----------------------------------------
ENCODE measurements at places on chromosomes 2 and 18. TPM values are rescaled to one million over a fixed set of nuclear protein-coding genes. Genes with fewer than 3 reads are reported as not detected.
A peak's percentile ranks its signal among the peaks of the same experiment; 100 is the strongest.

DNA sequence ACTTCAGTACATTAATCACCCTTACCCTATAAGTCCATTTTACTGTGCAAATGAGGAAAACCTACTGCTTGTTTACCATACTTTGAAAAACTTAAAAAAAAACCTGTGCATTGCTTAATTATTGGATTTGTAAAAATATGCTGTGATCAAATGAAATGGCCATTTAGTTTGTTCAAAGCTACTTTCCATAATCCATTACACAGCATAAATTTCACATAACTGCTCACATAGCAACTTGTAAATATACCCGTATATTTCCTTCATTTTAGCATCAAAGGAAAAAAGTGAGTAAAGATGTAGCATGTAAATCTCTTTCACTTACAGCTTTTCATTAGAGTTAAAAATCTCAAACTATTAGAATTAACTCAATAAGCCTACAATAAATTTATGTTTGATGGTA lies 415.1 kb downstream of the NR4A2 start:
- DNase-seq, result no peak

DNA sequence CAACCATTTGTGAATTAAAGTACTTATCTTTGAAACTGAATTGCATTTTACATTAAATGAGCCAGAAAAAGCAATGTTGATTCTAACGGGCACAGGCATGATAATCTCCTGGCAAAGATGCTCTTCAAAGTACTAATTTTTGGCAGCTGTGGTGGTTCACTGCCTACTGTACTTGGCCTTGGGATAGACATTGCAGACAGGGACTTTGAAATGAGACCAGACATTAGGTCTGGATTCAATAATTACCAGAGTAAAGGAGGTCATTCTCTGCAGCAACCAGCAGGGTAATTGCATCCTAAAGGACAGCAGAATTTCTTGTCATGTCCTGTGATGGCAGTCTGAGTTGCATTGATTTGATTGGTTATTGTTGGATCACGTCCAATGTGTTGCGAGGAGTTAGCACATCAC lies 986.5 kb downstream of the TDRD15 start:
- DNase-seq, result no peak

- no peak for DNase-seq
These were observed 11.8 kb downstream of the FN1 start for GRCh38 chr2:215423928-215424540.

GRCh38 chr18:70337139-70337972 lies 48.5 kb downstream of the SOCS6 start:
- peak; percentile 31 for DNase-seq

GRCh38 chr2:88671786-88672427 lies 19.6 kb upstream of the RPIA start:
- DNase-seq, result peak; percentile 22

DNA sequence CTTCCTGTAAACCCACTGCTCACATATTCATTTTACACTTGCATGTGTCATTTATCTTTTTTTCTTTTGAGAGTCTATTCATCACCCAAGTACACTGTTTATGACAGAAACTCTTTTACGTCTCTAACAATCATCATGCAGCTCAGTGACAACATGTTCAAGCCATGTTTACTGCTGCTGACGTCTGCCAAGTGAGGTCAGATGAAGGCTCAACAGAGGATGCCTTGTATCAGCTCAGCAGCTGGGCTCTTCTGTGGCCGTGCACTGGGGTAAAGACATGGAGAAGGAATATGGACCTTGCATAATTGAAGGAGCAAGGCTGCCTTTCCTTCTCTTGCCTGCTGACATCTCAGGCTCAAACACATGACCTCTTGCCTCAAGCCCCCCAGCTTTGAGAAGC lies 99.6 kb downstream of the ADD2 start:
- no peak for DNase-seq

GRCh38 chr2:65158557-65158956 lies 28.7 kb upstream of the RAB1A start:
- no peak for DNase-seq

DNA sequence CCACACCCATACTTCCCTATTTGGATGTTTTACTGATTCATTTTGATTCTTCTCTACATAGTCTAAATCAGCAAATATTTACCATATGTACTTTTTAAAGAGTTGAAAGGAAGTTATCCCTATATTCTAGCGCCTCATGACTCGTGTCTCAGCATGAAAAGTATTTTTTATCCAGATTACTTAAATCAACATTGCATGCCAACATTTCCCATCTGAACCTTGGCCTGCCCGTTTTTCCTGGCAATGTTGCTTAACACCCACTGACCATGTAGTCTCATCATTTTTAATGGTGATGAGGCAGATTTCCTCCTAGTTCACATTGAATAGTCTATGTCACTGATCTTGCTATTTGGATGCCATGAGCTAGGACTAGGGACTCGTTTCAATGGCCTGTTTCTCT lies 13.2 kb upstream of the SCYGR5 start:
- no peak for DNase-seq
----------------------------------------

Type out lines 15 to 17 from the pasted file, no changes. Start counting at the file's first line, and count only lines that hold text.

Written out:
GRCh38 chr2:65158557-65158956 lies 28.7 kb upstream of the RAB1A start:
- no peak for DNase-seq

DNA sequence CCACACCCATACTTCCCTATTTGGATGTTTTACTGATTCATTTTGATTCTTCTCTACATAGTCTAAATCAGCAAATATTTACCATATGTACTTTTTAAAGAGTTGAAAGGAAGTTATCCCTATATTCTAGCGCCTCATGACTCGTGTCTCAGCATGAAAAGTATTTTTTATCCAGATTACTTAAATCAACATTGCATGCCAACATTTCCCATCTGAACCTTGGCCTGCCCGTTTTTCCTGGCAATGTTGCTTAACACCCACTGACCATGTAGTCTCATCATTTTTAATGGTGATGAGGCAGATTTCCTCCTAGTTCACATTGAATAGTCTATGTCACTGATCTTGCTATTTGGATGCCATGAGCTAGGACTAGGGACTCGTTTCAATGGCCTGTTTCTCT lies 13.2 kb upstream of the SCYGR5 start: